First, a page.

Politicians in particular and the public in general should be careful about supporting policies based on one or two economic studies. The latest lesson is the recent brouhaha over a flawed study by Harvard professors Kenneth Rogoff and Carmen Reinhart.
The best lesson to take from the study is not about its immediate assertion that high national debts slow economic growth. It is rather that while the discipline of economics can provide valuable insights, it is still highly limited in what it can prove or disprove.
The controversy is over the 2010 journal article, "Growth in a Time of Debt," in which they argue that historical data demonstrate that increasing levels of government debt slow economic growth, with a particular bend point when debt hits 90 percent of gross domestic product. While they examined 44 countries for periods across 200 years, these conclusions are drawn largely from a group of 20 countries from 1946-2009.
The paper was highly influential, cited by U.S. Republicans favoring spending cuts and Europeans favoring such cuts combined with tax increases - all with the goal of reducing debt. But there were criticisms of it from the start.
Then last month, graduate students at another school, unable to replicate the results claimed by Rogoff and Reinhart, found the authors had made a typographical mistake that excluded a few key numbers when averaging a column in a spreadsheet. Moreover, the Harvard professors had chosen to not use some available data for one country that, when included, changed the outcome. And then there was the question of how the countries were "weighted."
Correct for the error, add the unused data and it turns out there is no dramatic drop-off in growth at the 90 percent of GDP threshold. Rogoff and Reinhart acknowledged the spreadsheet error, defended their exclusion of certain data and the weighting technique and argued they still thought their general assertion was correct. The polemic goes on.
But the study had serious problems even before the error and excluded data were discovered. And these problems pop up with distressing frequency in other economic research.
The first was the assumption that if high debt were correlated with slow growth, the debt must be the factor slowing the growth.
One can also make plausible arguments turning the assertion upside-down: that slow growth causes high debt levels. And there may be an unmentioned third factor causing both - World War II. Several of the 20 countries, including the United States, U.K., New Zealand and Canada, all fought in the war. All emerged with very high national debts compared with GDP.
And all suffered a post-war slump for a year or two as millions were demobilized from the military and production shifted to civilian goods. Here you have several data points, nations and years, with high debt and slow growth. But was the debt causing the slow growth in those transition years of 1946 and 1947? Clearly not.
Another fundamental flaw was the implicit assumption that nations are homogeneous and that the average of the experiences of many nations of widely varying sizes and economic systems can serve as a valid predictor of what may happen to a specific large nation like ours.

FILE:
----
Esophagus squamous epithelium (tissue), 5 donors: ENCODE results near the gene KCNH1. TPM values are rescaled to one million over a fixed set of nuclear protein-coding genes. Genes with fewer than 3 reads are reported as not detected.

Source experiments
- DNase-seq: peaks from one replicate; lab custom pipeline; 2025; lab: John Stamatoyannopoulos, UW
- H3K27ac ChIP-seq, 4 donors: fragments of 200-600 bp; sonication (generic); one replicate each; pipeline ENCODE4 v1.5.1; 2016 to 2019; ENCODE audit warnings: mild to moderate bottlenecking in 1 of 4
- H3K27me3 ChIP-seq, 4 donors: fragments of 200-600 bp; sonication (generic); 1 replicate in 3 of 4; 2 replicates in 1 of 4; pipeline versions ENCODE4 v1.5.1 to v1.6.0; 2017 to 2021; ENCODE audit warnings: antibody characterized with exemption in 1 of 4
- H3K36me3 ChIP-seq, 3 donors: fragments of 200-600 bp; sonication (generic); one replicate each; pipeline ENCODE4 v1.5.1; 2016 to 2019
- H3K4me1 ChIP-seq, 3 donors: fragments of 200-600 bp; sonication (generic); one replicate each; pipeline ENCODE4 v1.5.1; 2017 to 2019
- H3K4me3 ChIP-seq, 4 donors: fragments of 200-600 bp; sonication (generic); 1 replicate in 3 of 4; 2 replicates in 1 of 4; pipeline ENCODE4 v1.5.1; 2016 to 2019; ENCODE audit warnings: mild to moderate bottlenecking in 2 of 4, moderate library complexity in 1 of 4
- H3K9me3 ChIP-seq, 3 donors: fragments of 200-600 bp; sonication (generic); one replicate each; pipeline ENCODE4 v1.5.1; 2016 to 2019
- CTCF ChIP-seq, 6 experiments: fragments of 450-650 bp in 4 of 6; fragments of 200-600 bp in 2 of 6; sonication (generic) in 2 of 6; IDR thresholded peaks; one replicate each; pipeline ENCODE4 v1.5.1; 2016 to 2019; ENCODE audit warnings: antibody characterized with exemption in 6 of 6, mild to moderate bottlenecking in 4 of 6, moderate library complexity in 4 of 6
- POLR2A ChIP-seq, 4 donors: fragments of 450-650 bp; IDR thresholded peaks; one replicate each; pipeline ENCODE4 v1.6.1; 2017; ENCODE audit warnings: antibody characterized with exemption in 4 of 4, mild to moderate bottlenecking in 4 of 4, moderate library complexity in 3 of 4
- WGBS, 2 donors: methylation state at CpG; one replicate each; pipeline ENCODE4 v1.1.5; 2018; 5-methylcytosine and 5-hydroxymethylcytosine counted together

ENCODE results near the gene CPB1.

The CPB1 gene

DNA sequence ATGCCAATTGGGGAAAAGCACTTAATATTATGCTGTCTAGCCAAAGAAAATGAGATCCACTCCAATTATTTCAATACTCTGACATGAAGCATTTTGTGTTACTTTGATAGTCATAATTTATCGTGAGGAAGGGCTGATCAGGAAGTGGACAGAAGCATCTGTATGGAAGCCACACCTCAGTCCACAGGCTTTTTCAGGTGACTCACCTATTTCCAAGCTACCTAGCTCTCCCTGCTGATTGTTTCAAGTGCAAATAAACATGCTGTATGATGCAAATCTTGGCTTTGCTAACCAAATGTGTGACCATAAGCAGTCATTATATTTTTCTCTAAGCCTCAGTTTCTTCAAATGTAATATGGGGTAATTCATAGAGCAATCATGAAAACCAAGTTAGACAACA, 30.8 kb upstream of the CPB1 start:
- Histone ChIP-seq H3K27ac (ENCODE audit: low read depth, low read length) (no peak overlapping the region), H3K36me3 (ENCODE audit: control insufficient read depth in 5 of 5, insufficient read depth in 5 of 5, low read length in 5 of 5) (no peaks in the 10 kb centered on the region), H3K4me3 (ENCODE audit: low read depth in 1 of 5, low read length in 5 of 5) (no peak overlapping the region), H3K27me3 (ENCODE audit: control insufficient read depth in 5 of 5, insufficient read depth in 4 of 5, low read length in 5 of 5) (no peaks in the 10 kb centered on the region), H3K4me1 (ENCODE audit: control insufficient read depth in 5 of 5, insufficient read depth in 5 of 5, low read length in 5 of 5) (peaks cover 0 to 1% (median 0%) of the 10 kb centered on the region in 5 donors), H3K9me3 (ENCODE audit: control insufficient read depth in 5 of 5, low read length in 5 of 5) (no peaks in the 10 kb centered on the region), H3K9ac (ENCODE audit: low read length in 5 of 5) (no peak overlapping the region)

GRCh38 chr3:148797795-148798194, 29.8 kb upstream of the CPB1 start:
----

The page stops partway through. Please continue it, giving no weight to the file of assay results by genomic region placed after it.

This is a flawed extension of statistical analysis in the natural sciences. In trials of a new medicine, it is better to have 10,000 participants than 1,000. One can control the experiment: Some people got the medicine, and some did not. This number was cured, and that number was not. Yes, people may vary in age, weight, nutrition and other health factors, but such variations can be controlled for.
Logic might seem to indicate it is similarly useful to study 20 nations instead of three or four. But are nations like New Zealand and the Netherlands really part of the same cohort?
Half a century ago, prosperity in these small nations depended very highly on the pace of economic growth in their dominant trading partners, the U.K. and Germany respectively.
If their booms and busts were driven in large part by demand elsewhere, does examining their debt-growth relationships really provide any guidance for the largest nation in the world, one whose currency still is the dominant one used for international trade and reserves?
Also, the 90 percent threshold identified in the study was a variation of the fallacy of false precision. Why exactly 90 percent? Why not 83 or 102 percent?
This specific number was not identified via some analysis. Rather, researchers began by setting up arbitrary intervals of debt-to-GDP percentages, 0 to 30, 30 to 60, 60 to 90, 90 and above.
They then found no relationship in the first two brackets but did as one passed from the third to the fourth, again while using the errors subsequently identified.
But other researchers have now repeated the study using different arbitrary brackets, i.e. 20-40-60 or 25-50-75, and have not found any distinct bend point.
It is somewhat like the error often made about Social Security being a scam because it was set up with a retirement age of 65 when life expectancy was under 63. But that expectancy was so low largely because of high infant mortality.
Similarly, finding an average of 90 percent debt-GDP for 20 nations does not mean every nation at that threshold also experienced slow growth. Some may have been sluggish at 50 percent, and some did just fine over 120 percent.
Write economist Ed Lotterman at firstname.lastname@example.org.